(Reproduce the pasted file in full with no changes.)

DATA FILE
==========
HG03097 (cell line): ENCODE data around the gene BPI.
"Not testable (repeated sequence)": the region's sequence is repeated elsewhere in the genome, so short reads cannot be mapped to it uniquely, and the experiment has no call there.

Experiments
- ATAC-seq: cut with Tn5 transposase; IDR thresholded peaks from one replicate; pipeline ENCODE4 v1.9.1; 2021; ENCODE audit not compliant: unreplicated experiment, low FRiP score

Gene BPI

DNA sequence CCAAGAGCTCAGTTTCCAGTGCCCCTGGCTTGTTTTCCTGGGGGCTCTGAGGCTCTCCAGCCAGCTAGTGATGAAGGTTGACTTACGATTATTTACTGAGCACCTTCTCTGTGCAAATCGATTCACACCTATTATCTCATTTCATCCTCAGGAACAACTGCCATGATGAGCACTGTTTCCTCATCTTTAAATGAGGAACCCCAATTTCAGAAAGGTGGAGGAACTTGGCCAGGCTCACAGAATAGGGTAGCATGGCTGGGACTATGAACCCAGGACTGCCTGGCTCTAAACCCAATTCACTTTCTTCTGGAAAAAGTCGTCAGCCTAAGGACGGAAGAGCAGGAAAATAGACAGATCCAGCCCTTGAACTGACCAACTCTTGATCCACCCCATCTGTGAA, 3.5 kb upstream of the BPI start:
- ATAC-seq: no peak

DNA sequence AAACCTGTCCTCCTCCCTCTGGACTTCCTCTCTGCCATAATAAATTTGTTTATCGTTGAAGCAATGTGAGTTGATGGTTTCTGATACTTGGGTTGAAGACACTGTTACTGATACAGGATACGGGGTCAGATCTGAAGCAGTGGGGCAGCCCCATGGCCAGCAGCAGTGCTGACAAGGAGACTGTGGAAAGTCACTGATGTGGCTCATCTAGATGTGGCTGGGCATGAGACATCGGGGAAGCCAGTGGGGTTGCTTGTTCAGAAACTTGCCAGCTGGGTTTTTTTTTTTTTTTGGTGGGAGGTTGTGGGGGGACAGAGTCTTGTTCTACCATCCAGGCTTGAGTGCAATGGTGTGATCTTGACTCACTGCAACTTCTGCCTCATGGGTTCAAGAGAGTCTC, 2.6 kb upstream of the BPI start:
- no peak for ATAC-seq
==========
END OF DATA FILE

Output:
HG03097 (cell line): ENCODE data around the gene BPI.
"Not testable (repeated sequence)": the region's sequence is repeated elsewhere in the genome, so short reads cannot be mapped to it uniquely, and the experiment has no call there.

Experiments
- ATAC-seq: cut with Tn5 transposase; IDR thresholded peaks from one replicate; pipeline ENCODE4 v1.9.1; 2021; ENCODE audit not compliant: unreplicated experiment, low FRiP score

Gene BPI

DNA sequence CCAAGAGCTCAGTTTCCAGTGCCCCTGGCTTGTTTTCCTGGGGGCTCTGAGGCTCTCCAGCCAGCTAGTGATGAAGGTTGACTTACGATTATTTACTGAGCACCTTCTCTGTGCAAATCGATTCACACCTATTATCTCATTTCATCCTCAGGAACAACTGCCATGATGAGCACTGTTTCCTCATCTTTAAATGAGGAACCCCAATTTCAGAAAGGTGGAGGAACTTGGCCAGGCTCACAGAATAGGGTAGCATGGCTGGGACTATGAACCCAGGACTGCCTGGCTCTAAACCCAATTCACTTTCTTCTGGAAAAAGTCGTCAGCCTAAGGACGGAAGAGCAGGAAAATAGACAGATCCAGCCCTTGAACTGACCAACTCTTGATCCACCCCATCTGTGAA, 3.5 kb upstream of the BPI start:
- ATAC-seq: no peak

DNA sequence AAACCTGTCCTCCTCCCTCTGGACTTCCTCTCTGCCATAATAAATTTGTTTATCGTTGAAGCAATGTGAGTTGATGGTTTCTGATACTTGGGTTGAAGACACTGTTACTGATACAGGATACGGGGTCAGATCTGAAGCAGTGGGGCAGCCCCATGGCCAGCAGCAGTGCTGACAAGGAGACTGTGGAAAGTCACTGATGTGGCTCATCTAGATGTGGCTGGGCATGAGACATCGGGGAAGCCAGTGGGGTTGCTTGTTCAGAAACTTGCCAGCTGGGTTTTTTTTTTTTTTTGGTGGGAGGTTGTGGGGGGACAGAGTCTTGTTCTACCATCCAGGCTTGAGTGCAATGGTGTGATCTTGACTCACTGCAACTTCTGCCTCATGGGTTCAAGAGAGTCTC, 2.6 kb upstream of the BPI start:
- no peak for ATAC-seq